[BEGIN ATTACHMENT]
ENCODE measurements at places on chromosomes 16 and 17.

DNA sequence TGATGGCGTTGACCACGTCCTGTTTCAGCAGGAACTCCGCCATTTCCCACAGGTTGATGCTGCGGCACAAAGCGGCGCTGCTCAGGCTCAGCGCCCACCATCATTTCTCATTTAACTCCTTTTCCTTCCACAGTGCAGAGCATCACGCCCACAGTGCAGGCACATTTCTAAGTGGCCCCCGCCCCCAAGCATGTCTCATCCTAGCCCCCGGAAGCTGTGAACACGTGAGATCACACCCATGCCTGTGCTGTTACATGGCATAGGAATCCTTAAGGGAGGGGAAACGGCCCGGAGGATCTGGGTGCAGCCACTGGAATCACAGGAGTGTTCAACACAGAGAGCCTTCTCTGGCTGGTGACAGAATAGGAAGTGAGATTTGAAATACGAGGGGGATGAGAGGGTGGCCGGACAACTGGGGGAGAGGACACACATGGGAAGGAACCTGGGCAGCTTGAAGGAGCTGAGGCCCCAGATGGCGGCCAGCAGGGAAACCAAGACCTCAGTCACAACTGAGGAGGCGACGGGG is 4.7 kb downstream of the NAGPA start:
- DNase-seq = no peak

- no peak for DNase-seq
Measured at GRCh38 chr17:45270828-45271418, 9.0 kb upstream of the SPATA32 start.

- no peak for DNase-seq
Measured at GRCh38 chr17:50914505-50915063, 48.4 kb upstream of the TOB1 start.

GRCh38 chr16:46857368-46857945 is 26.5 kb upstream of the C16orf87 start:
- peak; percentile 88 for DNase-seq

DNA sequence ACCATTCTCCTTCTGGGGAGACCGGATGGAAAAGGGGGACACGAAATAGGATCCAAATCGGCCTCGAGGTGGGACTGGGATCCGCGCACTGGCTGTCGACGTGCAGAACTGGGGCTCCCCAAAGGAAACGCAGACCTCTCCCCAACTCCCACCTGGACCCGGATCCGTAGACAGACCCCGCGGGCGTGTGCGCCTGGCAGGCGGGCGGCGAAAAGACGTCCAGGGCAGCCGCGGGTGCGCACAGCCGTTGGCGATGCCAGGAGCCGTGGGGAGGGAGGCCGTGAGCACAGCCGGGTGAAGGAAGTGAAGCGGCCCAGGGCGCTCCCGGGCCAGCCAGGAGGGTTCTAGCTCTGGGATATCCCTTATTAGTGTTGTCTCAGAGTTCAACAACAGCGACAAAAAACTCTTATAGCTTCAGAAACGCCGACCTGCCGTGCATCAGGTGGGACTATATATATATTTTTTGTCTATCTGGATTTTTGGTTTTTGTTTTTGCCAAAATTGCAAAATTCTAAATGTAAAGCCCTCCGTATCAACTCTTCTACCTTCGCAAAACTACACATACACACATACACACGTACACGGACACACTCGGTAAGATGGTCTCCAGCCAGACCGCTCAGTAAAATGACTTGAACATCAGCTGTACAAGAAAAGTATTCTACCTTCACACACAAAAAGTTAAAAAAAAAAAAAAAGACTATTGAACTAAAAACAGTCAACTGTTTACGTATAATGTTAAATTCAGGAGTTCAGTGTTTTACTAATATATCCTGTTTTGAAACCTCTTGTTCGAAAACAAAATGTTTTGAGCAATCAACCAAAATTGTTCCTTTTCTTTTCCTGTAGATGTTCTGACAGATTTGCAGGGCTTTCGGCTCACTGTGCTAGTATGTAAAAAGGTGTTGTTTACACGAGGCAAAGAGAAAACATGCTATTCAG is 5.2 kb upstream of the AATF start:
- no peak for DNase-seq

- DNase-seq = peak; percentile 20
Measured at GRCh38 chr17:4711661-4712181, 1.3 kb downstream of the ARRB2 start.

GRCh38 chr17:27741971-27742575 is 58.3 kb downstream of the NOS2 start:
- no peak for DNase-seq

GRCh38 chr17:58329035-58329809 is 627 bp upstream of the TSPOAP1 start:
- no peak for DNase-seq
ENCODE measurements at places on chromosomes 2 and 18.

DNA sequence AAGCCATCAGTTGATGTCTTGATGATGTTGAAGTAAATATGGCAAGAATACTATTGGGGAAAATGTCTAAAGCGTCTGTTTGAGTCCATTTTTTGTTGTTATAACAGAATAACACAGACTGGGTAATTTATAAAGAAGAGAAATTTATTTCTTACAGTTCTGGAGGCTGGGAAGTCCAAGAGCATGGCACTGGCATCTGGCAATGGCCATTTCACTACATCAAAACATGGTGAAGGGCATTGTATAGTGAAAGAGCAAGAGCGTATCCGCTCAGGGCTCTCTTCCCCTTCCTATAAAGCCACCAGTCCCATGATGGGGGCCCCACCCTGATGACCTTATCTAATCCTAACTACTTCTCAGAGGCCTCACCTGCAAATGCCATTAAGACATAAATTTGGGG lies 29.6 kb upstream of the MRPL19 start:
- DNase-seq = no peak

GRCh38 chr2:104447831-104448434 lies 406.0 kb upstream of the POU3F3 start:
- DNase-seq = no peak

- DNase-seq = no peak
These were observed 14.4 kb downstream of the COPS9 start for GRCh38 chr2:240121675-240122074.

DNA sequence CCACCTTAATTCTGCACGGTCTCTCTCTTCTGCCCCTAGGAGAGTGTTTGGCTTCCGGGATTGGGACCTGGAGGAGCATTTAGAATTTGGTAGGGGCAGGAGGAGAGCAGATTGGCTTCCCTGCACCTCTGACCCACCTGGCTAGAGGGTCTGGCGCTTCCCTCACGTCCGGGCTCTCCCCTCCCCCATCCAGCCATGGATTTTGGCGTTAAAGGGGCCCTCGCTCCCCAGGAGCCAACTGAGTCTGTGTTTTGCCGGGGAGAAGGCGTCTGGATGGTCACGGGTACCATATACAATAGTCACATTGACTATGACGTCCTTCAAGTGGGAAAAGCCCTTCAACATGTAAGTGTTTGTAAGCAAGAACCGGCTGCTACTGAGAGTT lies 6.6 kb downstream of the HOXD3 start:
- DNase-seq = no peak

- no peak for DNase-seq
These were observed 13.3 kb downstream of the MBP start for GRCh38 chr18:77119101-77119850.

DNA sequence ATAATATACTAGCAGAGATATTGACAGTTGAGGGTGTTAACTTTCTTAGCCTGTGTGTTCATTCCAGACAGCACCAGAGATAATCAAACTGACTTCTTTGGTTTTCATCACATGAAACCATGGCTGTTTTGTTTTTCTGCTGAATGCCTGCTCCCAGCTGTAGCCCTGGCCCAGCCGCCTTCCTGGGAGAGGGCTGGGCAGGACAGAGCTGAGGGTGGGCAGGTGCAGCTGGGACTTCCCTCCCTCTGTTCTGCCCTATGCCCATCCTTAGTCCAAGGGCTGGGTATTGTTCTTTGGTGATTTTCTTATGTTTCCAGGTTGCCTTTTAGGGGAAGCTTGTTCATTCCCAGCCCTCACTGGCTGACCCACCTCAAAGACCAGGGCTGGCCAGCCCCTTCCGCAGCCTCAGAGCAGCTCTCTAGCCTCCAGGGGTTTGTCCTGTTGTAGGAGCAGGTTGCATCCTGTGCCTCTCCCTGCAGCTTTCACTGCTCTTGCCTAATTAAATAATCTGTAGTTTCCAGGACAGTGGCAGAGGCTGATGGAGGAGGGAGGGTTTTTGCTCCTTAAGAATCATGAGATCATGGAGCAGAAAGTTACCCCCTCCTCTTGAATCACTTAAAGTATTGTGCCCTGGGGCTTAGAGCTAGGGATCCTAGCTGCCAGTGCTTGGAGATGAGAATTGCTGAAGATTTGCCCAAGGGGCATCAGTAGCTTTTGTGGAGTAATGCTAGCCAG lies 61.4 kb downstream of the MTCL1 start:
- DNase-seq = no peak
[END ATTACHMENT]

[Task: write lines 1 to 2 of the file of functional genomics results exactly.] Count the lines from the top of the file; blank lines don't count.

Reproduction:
ENCODE measurements at places on chromosomes 16 and 17.

DNA sequence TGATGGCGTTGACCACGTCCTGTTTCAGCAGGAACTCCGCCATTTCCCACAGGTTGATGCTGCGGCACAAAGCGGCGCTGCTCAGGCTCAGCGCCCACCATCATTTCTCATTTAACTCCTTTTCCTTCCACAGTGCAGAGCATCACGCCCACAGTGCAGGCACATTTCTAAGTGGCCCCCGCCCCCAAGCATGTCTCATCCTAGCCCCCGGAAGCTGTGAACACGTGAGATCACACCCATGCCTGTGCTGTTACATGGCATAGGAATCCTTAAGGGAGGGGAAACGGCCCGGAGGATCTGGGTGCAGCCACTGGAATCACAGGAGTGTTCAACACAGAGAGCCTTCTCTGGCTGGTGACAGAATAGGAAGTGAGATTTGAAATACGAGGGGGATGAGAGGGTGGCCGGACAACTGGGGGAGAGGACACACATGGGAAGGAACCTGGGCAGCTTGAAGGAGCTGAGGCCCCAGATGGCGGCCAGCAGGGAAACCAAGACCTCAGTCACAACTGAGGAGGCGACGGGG is 4.7 kb downstream of the NAGPA start: